Sanyee Yuan, junior, special concentration, Eliot
It was raining.
It was raining outside and I had no idea how I was going to lug what felt like ten tons of video equipment down five long blocks. Squinting through the glass doors of Eliot House, I shifted the heavy black tripod case from one hand onto my shoulder and moved the sturdy video camera bag into my other hand. The rain drizzled in a thick mist and the gray clouds overhead threatened a heavier shower any minute.
“You ready to go?”
My two block-mates appeared behind me, materializing magically. One held an umbrella ready over our heads and another took the video-camera bag from me. My roommate pushed the door open, lugging a brown box which contained a long paneled wooden screen over her head.
“You guys are awesome.”
Although I had gotten a mere four hours of sleep the night before, adrenaline pumped through my body and I could barely contain my excitement.
I had been named producer of the campus reality dating show, Love@Harvard, the spring of my freshman year, right before the senior producer had graduated and during my first few weeks of sophomore year, I had been living and breathing television production.
After becoming a full-fledged producer through the Harvard Undergraduate Television Network, the Vice-President of Show Development—a senior English concentrator who was working on a screenplay for his thesis—had run through the details of putting together schedules for my show. From coordinating the shoot location and accruing my cast members to reserving the school’s equipment to planning ahead for the extensive amount of post-production with editing and publicity efforts, I soon realized that producing a show on campus was no simple feat.
I had begun by scouting for crew members—seeking everyone and anyone who could lend a helping hand and show dedication to reviving The Dating Game on campus. Eager freshmen who were enthusiastic to give their (still-bountiful) time to an activity. Senior concentrators in the Visual & Environmental Studies department who had ample knowledge of the editing process with Final Cut Pro, a seemingly daunting program that I had only heard about and not yet laid hands on. I soon found out that the former was more open to joining my team, and one of the freshmen from the dorm for which I was a Peer Advising Fellow expressed great interest in being a part of the magic of creating Love@Harvard.
He became my right-hand supporter—taking on the roles of Director and On-set Photographer, as well as working on the publicity for the show through managing the Facebook and Twitter. We scheduled our first shoot, getting ready for the premiere episode, which would conveniently be themed “The Roommate Episode,” because it featured three bachelors who were roommates.
Two days before the shoot, I spent my entire morning and afternoon running across campus to gather our equipment. The cameras from one of the HUTV members’ rooms. The clip-on microphones from one of the other shows. The screen which would separate the bachelor and bachelorettes from the storage basement. The Christmas lights that we had decided would make for good decoration and soft lighting from my former freshman year roommate. The cassette tapes for filming, from another show’s recycle bin. And just as I had wrangled all of the equipment, the bachelorette canceled on me.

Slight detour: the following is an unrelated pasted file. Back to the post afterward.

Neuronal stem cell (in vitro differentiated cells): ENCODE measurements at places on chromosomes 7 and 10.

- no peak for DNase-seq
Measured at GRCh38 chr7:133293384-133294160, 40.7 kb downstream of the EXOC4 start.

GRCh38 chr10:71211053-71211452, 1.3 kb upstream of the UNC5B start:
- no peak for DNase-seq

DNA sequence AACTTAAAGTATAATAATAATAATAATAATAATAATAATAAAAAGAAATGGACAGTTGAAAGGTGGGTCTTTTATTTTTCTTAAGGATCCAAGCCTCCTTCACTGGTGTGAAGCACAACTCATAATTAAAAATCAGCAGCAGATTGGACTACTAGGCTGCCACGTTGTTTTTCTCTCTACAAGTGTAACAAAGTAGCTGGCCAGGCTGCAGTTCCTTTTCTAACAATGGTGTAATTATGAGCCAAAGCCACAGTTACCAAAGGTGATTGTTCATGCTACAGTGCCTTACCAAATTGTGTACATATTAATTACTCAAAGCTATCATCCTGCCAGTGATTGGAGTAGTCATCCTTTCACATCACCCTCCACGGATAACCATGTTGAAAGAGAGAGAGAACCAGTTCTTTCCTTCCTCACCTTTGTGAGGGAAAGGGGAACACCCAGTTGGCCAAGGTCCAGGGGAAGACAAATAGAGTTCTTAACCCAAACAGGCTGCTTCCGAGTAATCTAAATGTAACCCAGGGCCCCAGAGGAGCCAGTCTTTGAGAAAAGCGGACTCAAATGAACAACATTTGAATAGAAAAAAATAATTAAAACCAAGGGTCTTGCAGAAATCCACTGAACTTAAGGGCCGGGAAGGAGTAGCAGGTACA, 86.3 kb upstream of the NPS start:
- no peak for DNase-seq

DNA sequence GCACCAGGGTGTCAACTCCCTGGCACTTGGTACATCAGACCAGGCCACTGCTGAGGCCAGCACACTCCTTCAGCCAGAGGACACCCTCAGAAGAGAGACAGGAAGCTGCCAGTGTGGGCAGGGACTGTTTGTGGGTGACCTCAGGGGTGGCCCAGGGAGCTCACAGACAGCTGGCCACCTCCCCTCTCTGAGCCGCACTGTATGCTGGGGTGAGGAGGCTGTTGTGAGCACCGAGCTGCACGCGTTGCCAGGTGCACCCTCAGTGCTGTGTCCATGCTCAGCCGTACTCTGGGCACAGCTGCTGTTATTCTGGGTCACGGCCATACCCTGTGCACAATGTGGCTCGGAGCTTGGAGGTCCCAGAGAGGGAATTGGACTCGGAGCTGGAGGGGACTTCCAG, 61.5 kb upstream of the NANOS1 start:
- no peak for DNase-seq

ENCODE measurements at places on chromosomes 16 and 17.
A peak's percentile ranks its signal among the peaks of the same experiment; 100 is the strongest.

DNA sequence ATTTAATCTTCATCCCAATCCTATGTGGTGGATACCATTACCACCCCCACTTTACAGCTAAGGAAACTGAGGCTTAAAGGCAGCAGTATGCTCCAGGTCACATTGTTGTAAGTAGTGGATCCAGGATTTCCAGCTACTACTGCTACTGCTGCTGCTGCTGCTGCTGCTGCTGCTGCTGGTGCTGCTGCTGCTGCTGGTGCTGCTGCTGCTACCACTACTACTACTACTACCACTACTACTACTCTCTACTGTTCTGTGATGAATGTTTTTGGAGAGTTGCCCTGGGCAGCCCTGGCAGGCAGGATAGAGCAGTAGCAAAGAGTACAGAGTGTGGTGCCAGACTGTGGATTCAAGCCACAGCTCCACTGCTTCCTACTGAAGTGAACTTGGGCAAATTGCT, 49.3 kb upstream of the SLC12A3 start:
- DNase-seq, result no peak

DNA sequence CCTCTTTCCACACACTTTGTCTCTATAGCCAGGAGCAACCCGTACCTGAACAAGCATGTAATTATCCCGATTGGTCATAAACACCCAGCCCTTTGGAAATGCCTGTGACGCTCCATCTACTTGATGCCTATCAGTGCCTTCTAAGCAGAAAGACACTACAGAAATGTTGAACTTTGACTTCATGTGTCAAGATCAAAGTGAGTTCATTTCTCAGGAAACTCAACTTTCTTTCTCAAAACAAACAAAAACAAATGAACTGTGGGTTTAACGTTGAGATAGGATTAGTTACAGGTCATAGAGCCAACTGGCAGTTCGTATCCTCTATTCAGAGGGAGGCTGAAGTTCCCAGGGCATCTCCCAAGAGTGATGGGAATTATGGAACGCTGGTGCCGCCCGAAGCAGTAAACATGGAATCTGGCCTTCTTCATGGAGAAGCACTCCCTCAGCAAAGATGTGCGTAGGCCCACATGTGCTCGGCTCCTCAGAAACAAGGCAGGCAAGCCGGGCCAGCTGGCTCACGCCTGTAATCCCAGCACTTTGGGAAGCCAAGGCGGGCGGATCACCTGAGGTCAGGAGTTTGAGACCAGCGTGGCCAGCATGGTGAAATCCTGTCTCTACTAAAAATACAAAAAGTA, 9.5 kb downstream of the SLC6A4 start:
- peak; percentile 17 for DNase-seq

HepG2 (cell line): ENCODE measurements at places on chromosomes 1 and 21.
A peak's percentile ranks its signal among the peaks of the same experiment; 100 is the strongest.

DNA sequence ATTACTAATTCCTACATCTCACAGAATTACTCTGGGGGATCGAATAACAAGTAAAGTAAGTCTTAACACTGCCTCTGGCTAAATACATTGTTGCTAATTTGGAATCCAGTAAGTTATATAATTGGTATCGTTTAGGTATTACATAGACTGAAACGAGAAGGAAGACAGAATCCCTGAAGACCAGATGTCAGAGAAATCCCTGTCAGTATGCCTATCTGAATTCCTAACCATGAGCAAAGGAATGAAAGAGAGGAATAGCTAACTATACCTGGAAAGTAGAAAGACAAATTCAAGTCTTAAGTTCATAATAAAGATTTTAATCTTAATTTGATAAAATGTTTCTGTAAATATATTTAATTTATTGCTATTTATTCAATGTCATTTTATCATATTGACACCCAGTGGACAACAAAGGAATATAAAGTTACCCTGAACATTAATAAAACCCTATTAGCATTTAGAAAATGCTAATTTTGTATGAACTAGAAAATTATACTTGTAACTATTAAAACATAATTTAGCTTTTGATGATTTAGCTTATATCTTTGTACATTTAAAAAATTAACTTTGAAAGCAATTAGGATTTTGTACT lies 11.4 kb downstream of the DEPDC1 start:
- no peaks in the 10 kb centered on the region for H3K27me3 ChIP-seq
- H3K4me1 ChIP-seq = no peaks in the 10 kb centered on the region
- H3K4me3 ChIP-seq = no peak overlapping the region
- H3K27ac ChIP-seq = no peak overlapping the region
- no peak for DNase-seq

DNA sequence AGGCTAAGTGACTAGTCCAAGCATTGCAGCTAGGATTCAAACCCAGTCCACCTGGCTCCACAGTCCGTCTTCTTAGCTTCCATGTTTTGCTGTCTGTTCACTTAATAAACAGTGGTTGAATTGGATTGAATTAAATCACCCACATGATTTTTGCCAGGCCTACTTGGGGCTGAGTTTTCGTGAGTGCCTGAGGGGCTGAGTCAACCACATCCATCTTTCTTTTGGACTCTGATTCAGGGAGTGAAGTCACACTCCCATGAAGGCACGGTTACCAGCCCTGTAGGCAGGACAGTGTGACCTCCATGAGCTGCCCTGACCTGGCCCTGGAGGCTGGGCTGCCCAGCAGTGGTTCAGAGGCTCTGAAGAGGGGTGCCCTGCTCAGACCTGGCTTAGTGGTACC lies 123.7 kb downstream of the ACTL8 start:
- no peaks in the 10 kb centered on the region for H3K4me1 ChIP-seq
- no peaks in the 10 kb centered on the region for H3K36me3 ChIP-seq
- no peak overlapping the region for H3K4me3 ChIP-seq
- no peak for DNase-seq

On such short notice, I called the Director in a confused daze, unsure whether to push the shoot back another week or to start the frenzied search for a replacement bachelorette. Disappointed, he said that he would go through his Contacts and see if he could find another willing girl. I agreed and started texting away through my Address book as well. That night, just as we were about to give up on the search, one of my friends’ Facebook statuses popped up on my computer screen. Complaining about the lack of a dating scene at Harvard, she bemoaned how she had gotten dressed up on a Friday night and had received no attention whatsoever. I instant-messaged her right away, and got an okay from her within only two seconds of convincing.
And two days later, I found myself happily lugging my equipment through the rain with my block-mates behind me, getting ready for my first Love@Harvard shoot. The whole process of setting up the shoot really encapsulates the Harvard experience of putting any production together: the willing help from numerous fellow students, the need for resilience and flexibility when plans go awry, the dedication from self-motivated staffers, and the incredible support from friends on campus.
At the end of the day, I realized that I had found love at Harvard. My love for television production on campus.
To see how the Love@Harvard shoot turned out, visit: http://hutvnetwork.com/shows/loveatharvard